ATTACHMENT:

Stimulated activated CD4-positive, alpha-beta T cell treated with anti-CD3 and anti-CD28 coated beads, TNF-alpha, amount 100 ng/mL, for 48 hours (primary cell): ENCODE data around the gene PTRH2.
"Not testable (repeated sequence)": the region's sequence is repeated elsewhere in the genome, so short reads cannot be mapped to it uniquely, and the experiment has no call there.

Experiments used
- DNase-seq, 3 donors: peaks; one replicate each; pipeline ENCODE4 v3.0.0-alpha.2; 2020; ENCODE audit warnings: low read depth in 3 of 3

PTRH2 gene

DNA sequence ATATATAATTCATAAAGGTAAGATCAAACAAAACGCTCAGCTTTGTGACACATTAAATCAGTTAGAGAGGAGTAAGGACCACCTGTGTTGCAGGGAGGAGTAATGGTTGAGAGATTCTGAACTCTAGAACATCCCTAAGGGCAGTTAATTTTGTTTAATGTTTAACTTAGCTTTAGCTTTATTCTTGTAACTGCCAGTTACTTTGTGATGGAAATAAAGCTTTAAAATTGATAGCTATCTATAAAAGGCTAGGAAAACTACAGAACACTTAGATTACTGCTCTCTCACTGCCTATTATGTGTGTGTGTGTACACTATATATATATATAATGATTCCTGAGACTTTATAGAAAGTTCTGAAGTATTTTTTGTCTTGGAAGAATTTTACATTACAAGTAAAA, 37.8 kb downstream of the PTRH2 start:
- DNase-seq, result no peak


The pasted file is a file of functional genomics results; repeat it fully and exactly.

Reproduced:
Stimulated activated CD4-positive, alpha-beta T cell treated with anti-CD3 and anti-CD28 coated beads, TNF-alpha, amount 100 ng/mL, for 48 hours (primary cell): ENCODE data around the gene PTRH2.
"Not testable (repeated sequence)": the region's sequence is repeated elsewhere in the genome, so short reads cannot be mapped to it uniquely, and the experiment has no call there.

Experiments used
- DNase-seq, 3 donors: peaks; one replicate each; pipeline ENCODE4 v3.0.0-alpha.2; 2020; ENCODE audit warnings: low read depth in 3 of 3

PTRH2 gene

DNA sequence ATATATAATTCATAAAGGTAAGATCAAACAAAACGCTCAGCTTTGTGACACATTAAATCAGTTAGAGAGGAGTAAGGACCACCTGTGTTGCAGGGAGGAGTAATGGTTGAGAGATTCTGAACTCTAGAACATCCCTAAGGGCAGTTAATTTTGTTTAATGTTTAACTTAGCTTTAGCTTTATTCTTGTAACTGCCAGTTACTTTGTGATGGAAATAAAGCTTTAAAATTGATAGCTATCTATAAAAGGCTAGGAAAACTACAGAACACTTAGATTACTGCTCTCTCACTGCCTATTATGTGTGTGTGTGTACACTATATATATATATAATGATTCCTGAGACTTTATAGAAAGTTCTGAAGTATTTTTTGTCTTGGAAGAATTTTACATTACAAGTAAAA, 37.8 kb downstream of the PTRH2 start:
- DNase-seq, result no peak